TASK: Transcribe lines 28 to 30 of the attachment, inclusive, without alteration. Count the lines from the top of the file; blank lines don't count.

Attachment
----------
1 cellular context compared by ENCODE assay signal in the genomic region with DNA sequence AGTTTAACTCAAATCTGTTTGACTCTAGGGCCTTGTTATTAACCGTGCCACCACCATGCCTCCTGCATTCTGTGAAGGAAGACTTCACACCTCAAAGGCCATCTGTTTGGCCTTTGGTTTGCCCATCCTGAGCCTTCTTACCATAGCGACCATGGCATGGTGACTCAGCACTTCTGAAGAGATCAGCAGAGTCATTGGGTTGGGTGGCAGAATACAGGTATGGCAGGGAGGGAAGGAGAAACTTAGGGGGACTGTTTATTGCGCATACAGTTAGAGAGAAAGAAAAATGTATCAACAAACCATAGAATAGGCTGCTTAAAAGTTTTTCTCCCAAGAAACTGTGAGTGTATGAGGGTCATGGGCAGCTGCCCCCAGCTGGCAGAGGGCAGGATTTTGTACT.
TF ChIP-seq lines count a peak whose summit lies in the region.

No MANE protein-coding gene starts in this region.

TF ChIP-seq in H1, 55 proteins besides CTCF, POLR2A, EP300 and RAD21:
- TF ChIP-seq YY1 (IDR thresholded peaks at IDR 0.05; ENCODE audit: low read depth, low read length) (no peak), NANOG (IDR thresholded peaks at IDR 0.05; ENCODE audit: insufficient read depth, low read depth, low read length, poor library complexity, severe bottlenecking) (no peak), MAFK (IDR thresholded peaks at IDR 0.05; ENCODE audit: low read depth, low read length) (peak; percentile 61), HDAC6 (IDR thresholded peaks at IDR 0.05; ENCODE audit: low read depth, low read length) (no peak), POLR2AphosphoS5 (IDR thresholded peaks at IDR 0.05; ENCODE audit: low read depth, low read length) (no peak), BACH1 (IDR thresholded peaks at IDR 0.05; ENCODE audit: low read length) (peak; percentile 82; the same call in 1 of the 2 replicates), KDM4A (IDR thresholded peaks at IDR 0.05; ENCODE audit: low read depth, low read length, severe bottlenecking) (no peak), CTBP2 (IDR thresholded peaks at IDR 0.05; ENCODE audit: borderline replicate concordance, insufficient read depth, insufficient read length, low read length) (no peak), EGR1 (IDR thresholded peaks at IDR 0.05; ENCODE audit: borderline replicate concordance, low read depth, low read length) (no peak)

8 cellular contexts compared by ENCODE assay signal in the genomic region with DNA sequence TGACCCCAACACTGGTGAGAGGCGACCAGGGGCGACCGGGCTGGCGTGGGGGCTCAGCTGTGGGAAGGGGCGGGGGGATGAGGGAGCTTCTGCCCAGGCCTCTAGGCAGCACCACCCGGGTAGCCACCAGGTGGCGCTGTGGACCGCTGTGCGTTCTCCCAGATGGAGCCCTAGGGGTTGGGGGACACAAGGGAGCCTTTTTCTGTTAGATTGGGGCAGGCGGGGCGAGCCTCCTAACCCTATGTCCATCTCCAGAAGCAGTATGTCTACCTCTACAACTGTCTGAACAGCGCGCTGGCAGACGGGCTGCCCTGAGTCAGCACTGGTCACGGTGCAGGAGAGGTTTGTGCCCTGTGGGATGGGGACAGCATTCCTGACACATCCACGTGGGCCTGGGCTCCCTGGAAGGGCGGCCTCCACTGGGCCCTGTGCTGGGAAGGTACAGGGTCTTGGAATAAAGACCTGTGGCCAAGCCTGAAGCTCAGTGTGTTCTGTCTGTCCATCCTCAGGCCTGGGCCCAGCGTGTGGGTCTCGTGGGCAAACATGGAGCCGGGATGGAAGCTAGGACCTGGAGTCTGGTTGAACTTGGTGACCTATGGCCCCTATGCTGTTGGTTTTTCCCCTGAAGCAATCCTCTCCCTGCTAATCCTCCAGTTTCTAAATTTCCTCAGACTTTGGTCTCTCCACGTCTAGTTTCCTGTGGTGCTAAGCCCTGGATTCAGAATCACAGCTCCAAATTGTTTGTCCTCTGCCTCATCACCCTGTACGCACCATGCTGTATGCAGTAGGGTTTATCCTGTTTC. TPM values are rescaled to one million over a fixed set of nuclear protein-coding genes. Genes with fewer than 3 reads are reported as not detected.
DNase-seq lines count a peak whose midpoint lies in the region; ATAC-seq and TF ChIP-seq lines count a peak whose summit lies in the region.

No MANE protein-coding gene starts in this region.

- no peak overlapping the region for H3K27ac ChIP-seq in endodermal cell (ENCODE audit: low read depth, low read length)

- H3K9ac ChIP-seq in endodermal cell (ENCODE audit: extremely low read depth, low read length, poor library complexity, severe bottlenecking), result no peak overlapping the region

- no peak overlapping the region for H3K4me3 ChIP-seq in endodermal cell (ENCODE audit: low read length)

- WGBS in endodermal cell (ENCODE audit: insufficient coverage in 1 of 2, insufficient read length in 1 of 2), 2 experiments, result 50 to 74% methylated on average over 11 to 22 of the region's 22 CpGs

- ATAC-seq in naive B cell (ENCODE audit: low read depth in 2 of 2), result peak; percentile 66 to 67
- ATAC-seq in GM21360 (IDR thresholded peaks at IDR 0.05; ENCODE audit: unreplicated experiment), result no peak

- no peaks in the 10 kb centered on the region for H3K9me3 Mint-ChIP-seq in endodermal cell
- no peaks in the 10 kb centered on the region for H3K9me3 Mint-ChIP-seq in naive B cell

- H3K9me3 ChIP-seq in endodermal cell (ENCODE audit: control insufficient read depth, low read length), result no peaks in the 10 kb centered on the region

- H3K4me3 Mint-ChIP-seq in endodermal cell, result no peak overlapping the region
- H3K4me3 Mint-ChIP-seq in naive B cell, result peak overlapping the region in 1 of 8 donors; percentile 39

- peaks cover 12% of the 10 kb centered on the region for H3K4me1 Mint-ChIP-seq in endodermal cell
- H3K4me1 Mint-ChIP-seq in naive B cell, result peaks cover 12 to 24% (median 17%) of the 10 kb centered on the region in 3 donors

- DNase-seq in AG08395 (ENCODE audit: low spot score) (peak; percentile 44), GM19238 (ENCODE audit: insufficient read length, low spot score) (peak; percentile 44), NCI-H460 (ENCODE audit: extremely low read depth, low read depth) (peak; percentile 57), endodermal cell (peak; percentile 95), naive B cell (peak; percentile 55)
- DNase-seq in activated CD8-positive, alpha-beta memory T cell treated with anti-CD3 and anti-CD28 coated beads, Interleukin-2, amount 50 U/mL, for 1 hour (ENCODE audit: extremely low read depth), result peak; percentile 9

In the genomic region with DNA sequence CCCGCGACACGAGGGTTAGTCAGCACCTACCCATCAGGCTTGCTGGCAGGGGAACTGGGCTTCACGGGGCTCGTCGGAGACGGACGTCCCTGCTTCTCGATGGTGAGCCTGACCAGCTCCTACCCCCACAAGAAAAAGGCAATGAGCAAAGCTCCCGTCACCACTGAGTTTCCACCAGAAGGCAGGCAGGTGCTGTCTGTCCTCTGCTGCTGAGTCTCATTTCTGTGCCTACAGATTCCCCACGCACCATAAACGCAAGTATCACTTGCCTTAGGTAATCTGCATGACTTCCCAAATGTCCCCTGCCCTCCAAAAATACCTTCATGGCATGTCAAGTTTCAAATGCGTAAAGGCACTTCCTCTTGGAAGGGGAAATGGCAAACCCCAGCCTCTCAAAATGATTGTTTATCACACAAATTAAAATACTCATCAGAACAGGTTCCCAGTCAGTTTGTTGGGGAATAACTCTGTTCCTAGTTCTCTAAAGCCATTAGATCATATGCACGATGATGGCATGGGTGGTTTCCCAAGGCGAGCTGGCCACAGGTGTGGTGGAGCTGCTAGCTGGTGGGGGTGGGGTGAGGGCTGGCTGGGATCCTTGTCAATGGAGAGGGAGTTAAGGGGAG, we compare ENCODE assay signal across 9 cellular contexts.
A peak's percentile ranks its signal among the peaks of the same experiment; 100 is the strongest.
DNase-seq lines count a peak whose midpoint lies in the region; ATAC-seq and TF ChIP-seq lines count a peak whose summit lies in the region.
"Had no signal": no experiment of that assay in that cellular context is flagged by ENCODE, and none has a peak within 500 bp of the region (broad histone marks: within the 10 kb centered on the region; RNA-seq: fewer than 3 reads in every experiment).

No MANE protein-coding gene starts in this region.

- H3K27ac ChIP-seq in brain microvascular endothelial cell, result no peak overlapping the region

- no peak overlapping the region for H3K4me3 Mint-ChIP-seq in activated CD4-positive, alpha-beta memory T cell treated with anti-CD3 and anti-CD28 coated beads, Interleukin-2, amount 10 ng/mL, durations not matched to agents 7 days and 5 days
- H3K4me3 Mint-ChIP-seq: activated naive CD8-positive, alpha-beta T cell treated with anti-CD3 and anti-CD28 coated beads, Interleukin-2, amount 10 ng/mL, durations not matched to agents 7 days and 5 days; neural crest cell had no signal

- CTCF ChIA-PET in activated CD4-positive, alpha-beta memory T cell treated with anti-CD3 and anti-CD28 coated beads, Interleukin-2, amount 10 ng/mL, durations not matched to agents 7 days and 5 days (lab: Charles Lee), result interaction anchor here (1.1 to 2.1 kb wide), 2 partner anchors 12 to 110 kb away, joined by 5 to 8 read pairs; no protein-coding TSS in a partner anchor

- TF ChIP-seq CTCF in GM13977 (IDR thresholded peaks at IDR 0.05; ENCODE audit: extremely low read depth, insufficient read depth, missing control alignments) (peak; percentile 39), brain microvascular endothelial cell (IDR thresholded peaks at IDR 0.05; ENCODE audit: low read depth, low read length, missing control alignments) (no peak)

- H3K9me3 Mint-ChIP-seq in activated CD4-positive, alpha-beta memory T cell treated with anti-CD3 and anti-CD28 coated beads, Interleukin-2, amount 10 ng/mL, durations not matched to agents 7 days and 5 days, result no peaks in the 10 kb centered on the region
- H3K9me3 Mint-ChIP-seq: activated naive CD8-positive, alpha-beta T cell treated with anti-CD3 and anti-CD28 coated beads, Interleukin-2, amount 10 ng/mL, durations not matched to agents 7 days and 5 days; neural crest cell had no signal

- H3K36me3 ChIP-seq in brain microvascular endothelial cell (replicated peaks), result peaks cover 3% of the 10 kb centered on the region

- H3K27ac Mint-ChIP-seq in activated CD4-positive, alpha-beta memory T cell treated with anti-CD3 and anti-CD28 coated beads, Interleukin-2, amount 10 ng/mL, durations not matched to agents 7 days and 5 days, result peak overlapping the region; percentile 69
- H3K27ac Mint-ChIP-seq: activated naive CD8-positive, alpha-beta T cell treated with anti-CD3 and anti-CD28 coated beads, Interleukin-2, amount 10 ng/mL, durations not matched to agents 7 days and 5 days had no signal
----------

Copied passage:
No MANE protein-coding gene starts in this region.

- H3K27ac ChIP-seq in brain microvascular endothelial cell, result no peak overlapping the region

- no peak overlapping the region for H3K4me3 Mint-ChIP-seq in activated CD4-positive, alpha-beta memory T cell treated with anti-CD3 and anti-CD28 coated beads, Interleukin-2, amount 10 ng/mL, durations not matched to agents 7 days and 5 days